The human sense of taste is crucial for the assessment of the chemical composition of food, a major determinant of food choice and thus, is critical for a healthy nutrition. A plethora of sour, salty, sweet, umami and bitter compounds have to be accurately and simultaneously detected by dozens of specialized taste receptors in the oral cavity as well as in non-gustatory tissues to trigger appropriate taste behaviors and other physiological responses, creating an enormous level of complexity. To match tastants with taste receptors and with their gustatory and non-gustatory effects, we use cell biological, biochemical and molecular methods, which are also suitable to identify taste modulators, to characterize receptor binding pockets and to study tastant mixture effects. Our research has resulted in the deorphanization of numerous bitter taste receptors, the discovery of the first selective bitter taste receptor blockers, and allowed a detailed insight into the architectures of ligand binding pockets of broadly tuned bitter taste receptors. Our data on receptor-tastant profiles will promote the prediction of taste characteristics of complex food and the repurposing of tastants for health improvements.
- Understanding the molecular basis of human taste perception
- Structure-function analyses of taste receptors – can we predict taste modifiers de novo?
- Physiological functions of extra-oral taste receptors – are tastants drugs?
- Evolution of taste receptors – how did nutritional habits evolve?
- Discovery of taste modifiers and mixture effects – how are complex food items perceived?
|2018 – current||
Leibniz-Institute of Food Systems Biology at the TU Munich, Freising|
Group leader Taste & Odor Systems Reception
|Habilitation (2013)||University of Potsdam, Potsdam|
|2000 – 2018||
German Institute of Human Nutrition Potsdam-Rehbruecke, Nuthetal|
Senior Scientist Dept. Molecular Genetics
|1997 – 2000||
University of Maryland, Baltimore, MD, USA|
Postdoctoral fellow School of Medicine, Dept. of Anatomy and Neurobiology
|Dr. rer. nat. (1997)||University of Hamburg, Hamburg|
|1993 – 1996||
University of Hamburg, Hamburg|
Ph.D. student School of Medicine, Institute for Cell Biochemistry and Clinical Neurobiology
Diploma Biology (1993) University of Hamburg, Hamburg
1996 |Best Dissertation in Biology University of Hamburg, Hamburg
|2011 - 2014||Program committee member AChemS|
|2009 - 2018||Editorial board member World Journal of Biological Chemistry|
|2011 - current||Academic editor PLoS One|
|2014 - current||Editorial board member Chemical Senses|
|2019 - current||Specialist advisor HUGO Gene Nomenclature Committee|
|2002 – 2017||Lecture & Seminar “Cellular Signal Transduction”, University of Potsdam|
|2016 – 2017||Lecture “Functional Anatomy and Physiology of Inner Organs”, University of Potsdam|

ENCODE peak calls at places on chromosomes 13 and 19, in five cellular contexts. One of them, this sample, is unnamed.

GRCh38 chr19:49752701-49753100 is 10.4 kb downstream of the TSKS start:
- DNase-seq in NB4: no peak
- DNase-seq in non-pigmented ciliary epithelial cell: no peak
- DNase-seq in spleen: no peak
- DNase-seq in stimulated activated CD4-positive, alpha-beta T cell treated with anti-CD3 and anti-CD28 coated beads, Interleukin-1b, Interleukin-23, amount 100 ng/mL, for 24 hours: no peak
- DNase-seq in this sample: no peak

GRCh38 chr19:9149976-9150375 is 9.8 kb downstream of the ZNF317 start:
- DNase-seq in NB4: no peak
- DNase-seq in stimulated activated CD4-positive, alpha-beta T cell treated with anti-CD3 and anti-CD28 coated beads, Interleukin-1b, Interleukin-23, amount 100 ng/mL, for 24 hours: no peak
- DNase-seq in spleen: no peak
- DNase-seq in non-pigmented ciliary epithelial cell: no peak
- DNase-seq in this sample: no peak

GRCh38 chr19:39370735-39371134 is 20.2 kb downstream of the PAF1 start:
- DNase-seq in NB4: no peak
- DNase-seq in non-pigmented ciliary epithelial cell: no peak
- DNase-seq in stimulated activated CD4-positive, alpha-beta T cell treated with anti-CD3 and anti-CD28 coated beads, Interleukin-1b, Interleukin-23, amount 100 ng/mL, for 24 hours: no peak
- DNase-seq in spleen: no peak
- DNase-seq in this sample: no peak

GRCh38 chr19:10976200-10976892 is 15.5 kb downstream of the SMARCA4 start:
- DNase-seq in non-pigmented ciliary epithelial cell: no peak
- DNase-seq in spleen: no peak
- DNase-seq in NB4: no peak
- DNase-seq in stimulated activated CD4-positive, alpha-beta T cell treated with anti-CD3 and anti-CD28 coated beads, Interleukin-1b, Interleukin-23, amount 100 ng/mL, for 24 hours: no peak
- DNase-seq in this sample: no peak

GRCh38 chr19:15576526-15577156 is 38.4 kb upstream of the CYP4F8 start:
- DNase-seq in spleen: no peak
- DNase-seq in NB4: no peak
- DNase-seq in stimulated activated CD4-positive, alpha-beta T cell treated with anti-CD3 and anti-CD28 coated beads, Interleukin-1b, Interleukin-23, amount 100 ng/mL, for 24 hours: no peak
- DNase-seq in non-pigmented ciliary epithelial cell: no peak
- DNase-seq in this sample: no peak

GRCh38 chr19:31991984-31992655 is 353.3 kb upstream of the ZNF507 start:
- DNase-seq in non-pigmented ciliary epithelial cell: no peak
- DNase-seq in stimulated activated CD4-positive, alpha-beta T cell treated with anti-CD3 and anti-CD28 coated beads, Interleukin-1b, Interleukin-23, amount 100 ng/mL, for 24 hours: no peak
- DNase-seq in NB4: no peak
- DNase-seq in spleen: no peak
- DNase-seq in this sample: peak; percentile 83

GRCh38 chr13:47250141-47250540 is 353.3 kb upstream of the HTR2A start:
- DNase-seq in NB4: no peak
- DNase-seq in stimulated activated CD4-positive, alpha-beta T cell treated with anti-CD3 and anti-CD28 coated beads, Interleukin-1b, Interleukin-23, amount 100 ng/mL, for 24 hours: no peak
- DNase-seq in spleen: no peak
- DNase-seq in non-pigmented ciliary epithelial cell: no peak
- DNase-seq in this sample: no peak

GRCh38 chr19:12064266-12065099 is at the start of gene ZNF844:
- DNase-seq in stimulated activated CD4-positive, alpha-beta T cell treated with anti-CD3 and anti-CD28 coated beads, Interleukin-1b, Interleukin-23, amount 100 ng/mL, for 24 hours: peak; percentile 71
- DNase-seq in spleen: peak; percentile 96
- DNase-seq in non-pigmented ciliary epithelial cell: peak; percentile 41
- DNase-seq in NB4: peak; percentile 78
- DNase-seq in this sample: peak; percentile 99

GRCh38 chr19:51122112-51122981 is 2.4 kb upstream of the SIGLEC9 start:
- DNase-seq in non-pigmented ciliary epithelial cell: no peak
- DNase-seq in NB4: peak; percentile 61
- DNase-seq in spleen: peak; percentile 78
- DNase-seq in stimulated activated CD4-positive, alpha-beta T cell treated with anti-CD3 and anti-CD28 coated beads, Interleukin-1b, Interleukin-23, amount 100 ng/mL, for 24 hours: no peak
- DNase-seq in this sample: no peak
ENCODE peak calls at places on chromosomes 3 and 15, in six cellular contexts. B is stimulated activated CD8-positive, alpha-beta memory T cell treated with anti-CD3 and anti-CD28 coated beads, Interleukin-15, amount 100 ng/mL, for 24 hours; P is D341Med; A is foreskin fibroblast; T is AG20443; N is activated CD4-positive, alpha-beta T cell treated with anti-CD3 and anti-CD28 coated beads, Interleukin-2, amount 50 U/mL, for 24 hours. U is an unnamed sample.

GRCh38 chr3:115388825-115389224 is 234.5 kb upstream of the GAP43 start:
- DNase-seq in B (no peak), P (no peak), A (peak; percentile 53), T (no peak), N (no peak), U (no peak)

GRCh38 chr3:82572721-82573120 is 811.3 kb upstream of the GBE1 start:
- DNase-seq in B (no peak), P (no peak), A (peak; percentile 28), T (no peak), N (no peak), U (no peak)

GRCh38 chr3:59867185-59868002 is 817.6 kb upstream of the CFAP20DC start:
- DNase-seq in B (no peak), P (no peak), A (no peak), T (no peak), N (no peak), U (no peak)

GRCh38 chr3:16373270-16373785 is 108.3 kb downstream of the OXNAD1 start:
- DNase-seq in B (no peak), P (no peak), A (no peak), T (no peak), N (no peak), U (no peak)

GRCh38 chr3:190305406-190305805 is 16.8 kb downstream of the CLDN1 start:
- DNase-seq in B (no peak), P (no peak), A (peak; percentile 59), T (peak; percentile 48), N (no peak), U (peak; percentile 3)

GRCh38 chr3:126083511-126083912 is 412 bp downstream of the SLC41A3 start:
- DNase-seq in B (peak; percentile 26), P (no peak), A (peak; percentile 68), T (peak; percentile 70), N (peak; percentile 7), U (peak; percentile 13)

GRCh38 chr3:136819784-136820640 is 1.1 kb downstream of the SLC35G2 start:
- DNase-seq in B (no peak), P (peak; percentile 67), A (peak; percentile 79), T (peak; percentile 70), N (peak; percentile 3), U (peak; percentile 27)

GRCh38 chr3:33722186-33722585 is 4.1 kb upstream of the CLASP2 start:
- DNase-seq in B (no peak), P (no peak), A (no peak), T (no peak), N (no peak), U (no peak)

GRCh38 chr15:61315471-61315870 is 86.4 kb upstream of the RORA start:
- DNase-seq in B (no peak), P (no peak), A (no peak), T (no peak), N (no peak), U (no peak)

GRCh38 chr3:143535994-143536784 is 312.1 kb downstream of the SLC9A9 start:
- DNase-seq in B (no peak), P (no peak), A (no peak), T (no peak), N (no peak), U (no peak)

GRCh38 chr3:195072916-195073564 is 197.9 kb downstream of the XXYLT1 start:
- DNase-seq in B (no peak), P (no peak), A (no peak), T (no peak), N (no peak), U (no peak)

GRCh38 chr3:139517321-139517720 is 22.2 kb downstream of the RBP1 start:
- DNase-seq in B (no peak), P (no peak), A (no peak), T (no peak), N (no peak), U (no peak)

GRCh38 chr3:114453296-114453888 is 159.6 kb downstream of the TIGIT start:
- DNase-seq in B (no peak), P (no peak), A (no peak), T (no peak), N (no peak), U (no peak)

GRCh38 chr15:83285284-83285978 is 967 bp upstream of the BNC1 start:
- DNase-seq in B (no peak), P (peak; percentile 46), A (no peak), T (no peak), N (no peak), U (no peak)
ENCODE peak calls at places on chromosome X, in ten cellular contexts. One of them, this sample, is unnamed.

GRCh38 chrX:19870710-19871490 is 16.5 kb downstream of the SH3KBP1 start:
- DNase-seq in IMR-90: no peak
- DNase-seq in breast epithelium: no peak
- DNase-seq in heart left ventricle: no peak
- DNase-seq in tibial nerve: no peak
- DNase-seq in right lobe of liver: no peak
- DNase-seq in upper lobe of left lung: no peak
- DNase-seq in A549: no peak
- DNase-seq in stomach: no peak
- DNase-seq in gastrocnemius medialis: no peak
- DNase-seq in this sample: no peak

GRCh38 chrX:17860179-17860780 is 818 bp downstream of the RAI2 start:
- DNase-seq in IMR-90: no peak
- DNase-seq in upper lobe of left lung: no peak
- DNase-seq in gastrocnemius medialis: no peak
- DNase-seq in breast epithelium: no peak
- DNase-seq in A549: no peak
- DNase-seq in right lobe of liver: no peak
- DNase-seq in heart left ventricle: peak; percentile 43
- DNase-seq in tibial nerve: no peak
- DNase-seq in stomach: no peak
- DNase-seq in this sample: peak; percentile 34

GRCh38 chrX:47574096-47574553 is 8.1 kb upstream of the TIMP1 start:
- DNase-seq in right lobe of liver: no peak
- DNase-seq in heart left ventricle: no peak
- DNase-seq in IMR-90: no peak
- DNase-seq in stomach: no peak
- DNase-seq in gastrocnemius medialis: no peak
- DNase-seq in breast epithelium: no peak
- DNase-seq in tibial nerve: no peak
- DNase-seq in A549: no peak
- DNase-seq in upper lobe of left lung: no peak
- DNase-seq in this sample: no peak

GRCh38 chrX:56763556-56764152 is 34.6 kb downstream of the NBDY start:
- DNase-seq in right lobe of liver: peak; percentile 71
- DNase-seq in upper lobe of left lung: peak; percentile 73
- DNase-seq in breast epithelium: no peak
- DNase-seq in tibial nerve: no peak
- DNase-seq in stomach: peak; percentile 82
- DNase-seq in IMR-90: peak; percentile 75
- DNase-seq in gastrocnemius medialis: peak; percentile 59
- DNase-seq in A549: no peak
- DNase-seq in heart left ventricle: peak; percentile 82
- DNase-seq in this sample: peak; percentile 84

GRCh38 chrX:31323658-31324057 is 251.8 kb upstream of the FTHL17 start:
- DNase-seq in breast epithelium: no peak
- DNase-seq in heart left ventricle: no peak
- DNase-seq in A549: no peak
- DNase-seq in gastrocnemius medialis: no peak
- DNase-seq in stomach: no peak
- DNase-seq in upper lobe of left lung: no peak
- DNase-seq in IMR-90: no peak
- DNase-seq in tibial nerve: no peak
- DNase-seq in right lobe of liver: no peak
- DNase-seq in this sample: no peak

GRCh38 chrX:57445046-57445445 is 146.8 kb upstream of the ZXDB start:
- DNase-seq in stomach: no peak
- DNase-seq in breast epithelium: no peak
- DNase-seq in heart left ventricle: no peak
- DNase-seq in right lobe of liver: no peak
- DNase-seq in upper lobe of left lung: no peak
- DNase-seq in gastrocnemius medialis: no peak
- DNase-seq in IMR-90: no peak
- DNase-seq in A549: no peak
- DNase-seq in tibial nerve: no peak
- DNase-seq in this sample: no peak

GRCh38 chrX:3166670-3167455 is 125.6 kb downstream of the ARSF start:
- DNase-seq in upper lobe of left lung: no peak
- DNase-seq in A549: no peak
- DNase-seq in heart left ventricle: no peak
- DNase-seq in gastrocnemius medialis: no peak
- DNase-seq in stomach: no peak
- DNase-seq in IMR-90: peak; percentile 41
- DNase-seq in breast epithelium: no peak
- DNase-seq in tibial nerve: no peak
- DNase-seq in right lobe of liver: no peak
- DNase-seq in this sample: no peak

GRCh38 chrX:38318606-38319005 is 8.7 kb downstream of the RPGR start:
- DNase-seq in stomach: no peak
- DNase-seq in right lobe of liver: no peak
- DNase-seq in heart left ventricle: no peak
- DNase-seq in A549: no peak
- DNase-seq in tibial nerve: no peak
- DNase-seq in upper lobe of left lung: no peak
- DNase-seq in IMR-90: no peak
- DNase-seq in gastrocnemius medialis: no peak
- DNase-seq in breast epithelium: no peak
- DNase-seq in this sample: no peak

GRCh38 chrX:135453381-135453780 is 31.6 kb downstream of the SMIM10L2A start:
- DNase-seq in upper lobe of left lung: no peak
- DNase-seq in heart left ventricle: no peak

|2017 – 2018||Lecture “Molecular Sensory Science”|
|2019 – current||Lecture “Chemosensory Perception”, TU Munich|
|2019 – current||Seminar “Recent Advances in Chemosensory Research”, TU Munich|
|2002 – 2014||Practical courses in Zoology, Molecular Genetics & Cellular Signal Transduction, University of Potsdam|
|2020 – current||Internship “Chemosensory Perception”|
|2001 – current||Supervision of 10 Ph.D. students, 1 Diploma student, 3 Master students, 7 Bachelor students, University of Potsdam & TU Munich|
(See ORCID for complete list)
1. Behrens, M.*, Foerster, S., Staehler, F., Raguse, J.-D., and Meyerhof, W. (2007) Gustatory expression pattern of the human TAS2R bitter receptor gene family reveals a heterogenous population of bitter responsive taste receptor cells. J. Neurosci., 27, 12630-12640.
2. Meyerhof, W.*, Batram, C., Kuhn, C., Brockhoff, A., Chudoba, E., Bufe, B., Appendino, G., and Behrens, M. (2010) The molecular receptive ranges of human TAS2R bitter taste receptors. Chem. Senses, 35, 157-170.
3. Brockhoff, A., Behrens, M., Niv, M. Y., and Meyerhof, W.* (2010) Structural requirements of bitter taste receptor activation. Proc. Natl. Acad. Sci. USA., 107, 11110-11115.
4. Born, S., Levit, A., Niv, M. Y, Meyerhof, W., and Behrens, M.* (2013) The human bitter taste receptor TAS2R10 is tailored to accommodate numerous diverse ligands. J. Neurosci., 33, 201-213.
5. Behrens, M.*, Korsching, S. I., and Meyerhof, W. (2014) Tuning properties of avian and frog bitter taste receptors dynamically fit gene repertoire sizes. Mol. Biol. Evol., 31, 3216-3227.
6. Behrens, M.*, Blank, K., and Meyerhof, W. (2017) Blends of non-caloric sweeteners saccharin and cyclamate show reduced off-taste due to TAS2R bitter receptor inhibition. Cell Chem. Biol., 24, 1199-1204.
7. Prandi, S., Voigt, A., Meyerhof, W., and Behrens, M.* (2018) Expression profiling of Tas2r genes reveals a complex pattern along the mouse GI tract and the presence of Tas2r131 in a subset of intestinal Paneth cells. Cell. Mol. Life Sci., 75, 49-65.
8. Nowak, S., Di Pizio, A., Levit, A., Niv, M. Y., Meyerhof, W., and Behrens, M.* (2018) Reengineering the ligand sensitivity of the broadly tuned human bitter taste receptor TAS2R14. Biochim. Biophys. Acta, Gen. Subj., 1862, 2162-2173.
9. Di Pizio, A., Waterloo, L. A. W., Brox, R., Loeber, S., Weikert, D., Behrens, M.*, Gmeiner, P.*, and Niv, M. Y.* (2020) Rational design of agonists for the bitter taste receptor TAS2R14: from modeling to bench and back. Cell. Mol. Life Sci., 77, 531-542.
10. Behrens, M.*, Di Pizio, A., Redel, U., Meyerhof, W.*, and Korsching, S. I.* (2021) At the root of T2R gene evolution: Recognition profiles of coelacanth and zebrafish bitter receptors. Genome Biol. Evol., 13: evaa264